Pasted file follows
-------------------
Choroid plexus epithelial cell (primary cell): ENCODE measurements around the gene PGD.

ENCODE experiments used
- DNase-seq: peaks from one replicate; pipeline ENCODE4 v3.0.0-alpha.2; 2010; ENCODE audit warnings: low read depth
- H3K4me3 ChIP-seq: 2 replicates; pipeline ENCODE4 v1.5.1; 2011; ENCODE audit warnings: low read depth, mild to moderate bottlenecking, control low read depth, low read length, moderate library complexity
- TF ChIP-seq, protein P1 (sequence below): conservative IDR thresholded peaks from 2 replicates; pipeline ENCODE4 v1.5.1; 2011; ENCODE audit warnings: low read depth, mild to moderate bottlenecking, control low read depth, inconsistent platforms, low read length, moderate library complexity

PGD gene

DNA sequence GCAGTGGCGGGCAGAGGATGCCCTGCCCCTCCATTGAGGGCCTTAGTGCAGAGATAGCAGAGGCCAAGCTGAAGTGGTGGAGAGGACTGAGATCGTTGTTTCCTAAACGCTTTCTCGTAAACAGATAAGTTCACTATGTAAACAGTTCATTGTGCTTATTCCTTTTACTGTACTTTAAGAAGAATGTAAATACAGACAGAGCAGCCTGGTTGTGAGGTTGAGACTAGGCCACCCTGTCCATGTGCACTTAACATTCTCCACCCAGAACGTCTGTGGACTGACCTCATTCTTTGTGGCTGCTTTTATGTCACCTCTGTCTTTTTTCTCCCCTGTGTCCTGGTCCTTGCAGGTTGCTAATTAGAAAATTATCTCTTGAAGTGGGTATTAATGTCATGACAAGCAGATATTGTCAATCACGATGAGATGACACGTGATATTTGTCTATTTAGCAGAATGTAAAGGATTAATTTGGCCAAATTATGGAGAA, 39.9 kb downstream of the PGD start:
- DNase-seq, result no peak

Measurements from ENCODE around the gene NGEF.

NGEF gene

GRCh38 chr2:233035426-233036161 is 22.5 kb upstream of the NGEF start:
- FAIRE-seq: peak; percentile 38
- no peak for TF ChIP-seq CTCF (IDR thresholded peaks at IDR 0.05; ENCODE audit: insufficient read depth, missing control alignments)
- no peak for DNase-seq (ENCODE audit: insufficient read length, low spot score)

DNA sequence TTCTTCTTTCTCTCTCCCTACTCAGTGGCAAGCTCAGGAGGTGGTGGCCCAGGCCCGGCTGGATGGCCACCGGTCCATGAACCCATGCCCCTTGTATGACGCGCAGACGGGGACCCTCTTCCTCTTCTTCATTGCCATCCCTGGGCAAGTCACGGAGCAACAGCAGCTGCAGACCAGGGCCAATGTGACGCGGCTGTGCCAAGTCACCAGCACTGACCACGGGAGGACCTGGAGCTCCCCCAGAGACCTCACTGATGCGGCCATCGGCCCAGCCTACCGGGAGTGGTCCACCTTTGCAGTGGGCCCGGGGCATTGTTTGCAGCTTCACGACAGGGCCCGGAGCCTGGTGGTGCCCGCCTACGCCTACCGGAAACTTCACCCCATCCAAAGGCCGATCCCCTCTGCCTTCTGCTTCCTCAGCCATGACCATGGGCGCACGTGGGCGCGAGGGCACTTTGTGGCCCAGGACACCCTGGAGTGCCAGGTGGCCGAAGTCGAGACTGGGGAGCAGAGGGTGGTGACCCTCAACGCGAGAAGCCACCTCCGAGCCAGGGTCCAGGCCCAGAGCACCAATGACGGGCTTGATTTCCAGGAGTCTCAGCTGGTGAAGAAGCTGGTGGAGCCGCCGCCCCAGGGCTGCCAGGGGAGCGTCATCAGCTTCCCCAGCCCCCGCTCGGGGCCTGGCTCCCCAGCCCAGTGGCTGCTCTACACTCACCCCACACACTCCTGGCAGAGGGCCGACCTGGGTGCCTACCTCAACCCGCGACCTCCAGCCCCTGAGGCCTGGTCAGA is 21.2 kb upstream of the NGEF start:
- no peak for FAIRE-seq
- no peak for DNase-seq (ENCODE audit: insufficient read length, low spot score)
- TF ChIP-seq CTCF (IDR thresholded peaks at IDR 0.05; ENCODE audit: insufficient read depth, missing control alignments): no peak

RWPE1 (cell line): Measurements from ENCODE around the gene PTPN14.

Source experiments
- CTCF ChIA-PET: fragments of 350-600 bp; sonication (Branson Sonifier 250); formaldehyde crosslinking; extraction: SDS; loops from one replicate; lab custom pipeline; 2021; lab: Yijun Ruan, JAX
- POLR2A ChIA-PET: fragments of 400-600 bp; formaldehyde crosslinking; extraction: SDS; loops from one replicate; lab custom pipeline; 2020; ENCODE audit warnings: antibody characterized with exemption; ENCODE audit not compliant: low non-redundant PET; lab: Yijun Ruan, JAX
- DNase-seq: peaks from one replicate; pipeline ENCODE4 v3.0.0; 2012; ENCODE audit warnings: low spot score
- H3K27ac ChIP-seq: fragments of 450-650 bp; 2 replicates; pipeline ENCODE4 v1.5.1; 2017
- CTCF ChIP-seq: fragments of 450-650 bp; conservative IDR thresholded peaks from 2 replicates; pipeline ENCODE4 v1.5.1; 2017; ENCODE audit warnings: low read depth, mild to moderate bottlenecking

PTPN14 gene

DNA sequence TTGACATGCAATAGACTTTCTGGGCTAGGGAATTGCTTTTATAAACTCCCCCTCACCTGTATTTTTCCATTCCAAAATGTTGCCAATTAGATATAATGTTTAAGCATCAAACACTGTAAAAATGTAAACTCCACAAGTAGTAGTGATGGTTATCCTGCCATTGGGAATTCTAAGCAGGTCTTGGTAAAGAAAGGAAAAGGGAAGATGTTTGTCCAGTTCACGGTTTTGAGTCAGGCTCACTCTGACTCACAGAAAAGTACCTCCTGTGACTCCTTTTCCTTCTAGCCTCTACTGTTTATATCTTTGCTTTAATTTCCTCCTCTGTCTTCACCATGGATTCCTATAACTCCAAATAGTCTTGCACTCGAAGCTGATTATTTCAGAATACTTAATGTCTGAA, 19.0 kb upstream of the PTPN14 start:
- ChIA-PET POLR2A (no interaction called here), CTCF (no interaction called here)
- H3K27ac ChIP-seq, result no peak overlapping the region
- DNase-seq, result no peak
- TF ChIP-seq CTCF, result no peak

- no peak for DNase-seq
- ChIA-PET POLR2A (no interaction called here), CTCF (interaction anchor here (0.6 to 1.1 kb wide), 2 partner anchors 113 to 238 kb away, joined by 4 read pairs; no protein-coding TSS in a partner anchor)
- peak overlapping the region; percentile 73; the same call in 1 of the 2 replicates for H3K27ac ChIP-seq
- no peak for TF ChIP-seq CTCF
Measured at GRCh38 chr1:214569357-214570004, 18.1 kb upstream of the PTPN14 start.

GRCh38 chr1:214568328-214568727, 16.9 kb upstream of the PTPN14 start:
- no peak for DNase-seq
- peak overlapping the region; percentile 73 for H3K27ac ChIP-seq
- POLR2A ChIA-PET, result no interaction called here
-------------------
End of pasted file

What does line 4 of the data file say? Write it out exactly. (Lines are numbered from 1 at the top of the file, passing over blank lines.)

- H3K4me3 ChIP-seq: 2 replicates; pipeline ENCODE4 v1.5.1; 2011; ENCODE audit warnings: low read depth, mild to moderate bottlenecking, control low read depth, low read length, moderate library complexity